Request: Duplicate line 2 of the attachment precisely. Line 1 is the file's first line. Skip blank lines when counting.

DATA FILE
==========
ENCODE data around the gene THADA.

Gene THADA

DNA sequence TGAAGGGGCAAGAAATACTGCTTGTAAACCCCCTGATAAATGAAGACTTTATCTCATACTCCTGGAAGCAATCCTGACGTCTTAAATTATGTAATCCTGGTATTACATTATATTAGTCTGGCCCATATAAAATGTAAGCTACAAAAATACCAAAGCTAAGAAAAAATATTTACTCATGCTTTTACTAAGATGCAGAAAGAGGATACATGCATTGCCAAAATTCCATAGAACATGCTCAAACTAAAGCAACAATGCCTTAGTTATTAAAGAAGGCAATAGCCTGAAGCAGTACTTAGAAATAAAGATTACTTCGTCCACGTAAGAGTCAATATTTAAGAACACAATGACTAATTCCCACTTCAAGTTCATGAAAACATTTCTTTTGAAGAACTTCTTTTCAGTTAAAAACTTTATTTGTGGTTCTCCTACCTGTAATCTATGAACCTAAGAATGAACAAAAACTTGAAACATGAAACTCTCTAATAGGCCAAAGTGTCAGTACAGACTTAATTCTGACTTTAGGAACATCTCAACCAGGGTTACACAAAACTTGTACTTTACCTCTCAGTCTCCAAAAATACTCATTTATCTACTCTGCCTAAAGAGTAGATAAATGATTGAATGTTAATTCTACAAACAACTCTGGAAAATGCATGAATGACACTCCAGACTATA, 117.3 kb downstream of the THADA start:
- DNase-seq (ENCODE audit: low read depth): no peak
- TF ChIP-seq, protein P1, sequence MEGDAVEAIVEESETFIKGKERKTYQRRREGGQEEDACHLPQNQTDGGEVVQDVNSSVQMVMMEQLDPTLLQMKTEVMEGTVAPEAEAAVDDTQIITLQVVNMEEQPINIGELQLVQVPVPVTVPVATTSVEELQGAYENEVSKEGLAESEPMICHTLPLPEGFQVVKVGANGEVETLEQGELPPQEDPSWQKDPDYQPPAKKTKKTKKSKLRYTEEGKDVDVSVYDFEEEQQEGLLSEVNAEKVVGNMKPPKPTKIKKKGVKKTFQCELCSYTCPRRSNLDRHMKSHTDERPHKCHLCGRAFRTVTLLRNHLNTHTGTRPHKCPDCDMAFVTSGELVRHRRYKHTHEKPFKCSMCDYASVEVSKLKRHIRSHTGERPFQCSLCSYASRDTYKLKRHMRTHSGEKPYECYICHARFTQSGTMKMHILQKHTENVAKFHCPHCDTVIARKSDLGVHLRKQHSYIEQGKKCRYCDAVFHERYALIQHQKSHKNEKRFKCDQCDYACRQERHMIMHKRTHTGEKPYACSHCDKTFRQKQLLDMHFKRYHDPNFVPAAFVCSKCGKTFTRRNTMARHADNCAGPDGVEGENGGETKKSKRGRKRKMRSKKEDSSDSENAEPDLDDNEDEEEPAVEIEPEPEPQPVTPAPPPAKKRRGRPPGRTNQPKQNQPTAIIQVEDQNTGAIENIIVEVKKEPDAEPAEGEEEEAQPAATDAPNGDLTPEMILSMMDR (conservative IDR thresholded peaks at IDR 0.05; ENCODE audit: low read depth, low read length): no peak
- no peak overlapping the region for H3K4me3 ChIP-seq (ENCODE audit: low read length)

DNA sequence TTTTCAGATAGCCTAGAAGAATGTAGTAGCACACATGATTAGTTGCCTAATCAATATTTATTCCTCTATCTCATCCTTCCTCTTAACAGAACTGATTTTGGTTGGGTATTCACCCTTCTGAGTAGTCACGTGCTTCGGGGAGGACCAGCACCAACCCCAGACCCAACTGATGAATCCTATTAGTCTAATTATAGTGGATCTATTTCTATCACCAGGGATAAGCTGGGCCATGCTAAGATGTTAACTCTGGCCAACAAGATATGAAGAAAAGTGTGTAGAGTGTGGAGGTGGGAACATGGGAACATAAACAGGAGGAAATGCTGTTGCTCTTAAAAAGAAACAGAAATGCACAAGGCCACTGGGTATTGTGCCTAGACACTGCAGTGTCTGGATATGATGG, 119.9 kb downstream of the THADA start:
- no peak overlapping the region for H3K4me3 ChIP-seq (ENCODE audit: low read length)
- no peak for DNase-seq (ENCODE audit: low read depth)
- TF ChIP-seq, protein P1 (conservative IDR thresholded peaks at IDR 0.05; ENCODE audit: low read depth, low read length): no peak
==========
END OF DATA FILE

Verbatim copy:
Gene THADA